If you have a nanny, I think it’s probably time to think really hard about whether or not it makes sense to have this person to continue to come to your home to provide care given the risk of exposure to them and the community if we continue to have people traveling back and forth. You will need to think seriously about whether or not your are paying them during this time or not. I know that’s a tall order and also if you are the only family working with this person, they are your employee and dependent on you. If you decide not to continue paying them I would definitely formally lay them off so that they can collect unemployment. If you have been paying them under the table (which is not legal), that will be impossible to do.

If you are searching for care, I would say hold on for a few weeks. Right now providers are trying to figure out what they’re doing for April and whether or not they’ll be able to stay in business on the other side. I would give it a few weeks until we get clarity on whether or not there will be a relief package to support child cares, and then start checking back in again. And definitely look me up on the other side because if you thought care was hard to come by before, even if we do get a relief package I think odds are very good that it will be even more difficult to find.

Need to get in touch with me? You can find me at renjohns.com, on Facebook, on Instagram, or email ren at pdxwaitlist.com

5 Thing to Look for When Touring Portland Child Cares

5 Thing to Look for When Touring Portland Child Cares

You did it! You found a child care that might have a spot for your kid! Now…how do you figure out if this is a place you actually want to send your kid?

I have visited over 50 child cares in the Portland Metro area of all types. Here’s what I’m looking for to decide if it’s a place I want to pass on to my clients.

Safety

You’re going to have a gut sense of this as soon you walk in the door. Does the environment look clean and well-maintained? Are there safety features – light socket covers, gates at stairways- in places they need to be? Is there a defined space for diaper changes and a sanitizing protocol? If your spidey-senses are saying, “I don’t know about this place” right off the bat, probably time to move on.

The tour is also an excellent time to ask follow-up questions about anything you were unsure about or that concerned you when doing a license check. If you didn’t get to see that blog post, look here for this MUST-DO safety step.

Interaction

Here’s what the research says makes the biggest difference in early learning: adult-child interaction. Whatever the age of your child, you are looking for a place where adults are talking with children all day long.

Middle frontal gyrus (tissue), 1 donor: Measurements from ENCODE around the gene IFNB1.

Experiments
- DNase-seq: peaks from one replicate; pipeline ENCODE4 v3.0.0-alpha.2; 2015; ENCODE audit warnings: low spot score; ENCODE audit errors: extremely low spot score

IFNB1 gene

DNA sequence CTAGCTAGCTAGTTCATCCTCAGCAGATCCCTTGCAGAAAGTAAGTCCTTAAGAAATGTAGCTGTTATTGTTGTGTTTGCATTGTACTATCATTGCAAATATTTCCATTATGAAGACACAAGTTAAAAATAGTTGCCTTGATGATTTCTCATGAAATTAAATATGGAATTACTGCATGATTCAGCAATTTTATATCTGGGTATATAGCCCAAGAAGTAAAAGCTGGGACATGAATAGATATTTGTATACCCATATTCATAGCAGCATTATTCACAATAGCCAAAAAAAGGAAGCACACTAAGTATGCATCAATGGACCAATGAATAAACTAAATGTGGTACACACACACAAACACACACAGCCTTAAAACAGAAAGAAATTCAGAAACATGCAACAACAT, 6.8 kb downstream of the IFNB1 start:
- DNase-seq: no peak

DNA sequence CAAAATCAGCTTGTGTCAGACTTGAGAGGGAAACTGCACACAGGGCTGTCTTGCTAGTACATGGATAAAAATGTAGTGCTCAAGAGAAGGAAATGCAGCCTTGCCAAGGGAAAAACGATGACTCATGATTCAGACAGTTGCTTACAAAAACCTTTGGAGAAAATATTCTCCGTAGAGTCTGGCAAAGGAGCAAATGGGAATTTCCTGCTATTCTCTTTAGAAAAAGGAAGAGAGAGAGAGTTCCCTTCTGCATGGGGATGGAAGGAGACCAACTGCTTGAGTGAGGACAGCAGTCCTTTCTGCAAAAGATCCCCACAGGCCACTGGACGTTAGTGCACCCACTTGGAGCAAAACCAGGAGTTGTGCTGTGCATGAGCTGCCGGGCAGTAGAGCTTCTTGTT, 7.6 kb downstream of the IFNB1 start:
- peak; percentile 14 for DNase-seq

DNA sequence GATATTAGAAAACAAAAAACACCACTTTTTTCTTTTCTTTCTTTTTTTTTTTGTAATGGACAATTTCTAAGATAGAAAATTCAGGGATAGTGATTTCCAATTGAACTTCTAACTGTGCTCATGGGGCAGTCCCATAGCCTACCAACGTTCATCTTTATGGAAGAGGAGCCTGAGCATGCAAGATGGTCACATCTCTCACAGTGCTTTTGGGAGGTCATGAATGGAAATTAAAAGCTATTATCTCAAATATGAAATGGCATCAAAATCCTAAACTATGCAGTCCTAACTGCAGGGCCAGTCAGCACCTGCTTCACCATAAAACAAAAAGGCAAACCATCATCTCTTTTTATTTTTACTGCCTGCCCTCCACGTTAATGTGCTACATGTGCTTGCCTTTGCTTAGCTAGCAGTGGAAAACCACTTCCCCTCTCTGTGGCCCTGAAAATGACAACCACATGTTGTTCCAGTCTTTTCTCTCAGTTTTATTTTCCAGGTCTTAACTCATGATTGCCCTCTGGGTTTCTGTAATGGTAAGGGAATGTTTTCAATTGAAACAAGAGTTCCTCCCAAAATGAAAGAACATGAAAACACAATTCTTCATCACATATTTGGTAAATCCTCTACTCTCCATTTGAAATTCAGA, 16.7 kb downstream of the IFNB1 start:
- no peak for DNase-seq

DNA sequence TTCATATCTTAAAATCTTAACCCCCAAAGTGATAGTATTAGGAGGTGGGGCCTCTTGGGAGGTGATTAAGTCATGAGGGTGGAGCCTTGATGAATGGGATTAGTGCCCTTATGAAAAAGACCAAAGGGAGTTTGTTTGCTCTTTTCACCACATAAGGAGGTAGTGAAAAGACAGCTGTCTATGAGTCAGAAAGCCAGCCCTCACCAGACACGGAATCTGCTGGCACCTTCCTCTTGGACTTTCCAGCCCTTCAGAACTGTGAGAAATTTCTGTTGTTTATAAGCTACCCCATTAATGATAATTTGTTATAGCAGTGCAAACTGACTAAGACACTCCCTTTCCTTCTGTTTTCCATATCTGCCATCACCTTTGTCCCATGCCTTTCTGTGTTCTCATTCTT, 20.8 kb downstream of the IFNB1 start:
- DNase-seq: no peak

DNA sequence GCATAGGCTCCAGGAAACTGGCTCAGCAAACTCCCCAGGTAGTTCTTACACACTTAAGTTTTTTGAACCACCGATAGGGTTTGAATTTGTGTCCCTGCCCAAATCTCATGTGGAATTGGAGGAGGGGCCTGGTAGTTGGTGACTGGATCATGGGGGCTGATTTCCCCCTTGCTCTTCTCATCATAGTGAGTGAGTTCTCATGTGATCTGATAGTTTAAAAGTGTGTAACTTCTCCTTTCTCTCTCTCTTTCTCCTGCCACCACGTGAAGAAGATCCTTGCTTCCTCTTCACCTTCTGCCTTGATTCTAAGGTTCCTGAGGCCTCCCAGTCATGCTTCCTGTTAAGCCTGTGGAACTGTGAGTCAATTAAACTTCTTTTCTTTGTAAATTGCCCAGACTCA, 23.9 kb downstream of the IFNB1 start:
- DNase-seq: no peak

In the baby room, that’s going to sound more like narrating the day (“I’m changing your diaper. Oh look, you’re raising your foot. Here’s a little piggy…”) or babbling back and forth (“Ah-boo to you too!”), and of course singing songs and reading books. As children get older, I’m hoping for a program that engages children in really thinking about the world around them, asking lots of “how” and “why” questions!

Environment

You want your child to be in a space that is designed for kiddos their age. Toys/books/games should be nicely displayed and easily accessible by children. Ideally there should be a curated set of material that is rotated regularly; having a toy free -for-all can be overwhelming. This space might be light-filled and full of Scandinavian birch design, or a basement that has been carefully and thoughtfully appointed with classic toys that every child loves. If a place is a little worn around the edges I’m fine with that as long as it is safe overall and the materials are clean, unbroken, and well cared for.

Routine

Whether your child is 4 months or 4 years old, there needs to be an intentional plan for their day that takes into account what is developmentally appropriate for that age group.

Little babies should be allowed to follow their own rhythms for eating and sleeping, but there should still be time within the day for them to go outside on a walk with their teachers to get fresh air and to listen to stories, particularly once they pass the 6 months mark and are awake for longer stretches.

For children ages 3+, I want to see a routine that involves a circle time or other whole group activity so they build their stamina for this in kindergarten. I also want to see that they have the opportunity to explore the different “disciplines” – math, science, literacy, art- every day.

Philosophy

I’m actually curriculum agnostic – you can have a great Montessori or Waldorf or Reggio program or a rich stew of various programs. I just want the provider to have a plan for the day and to have a rationale behind why they chose that plan.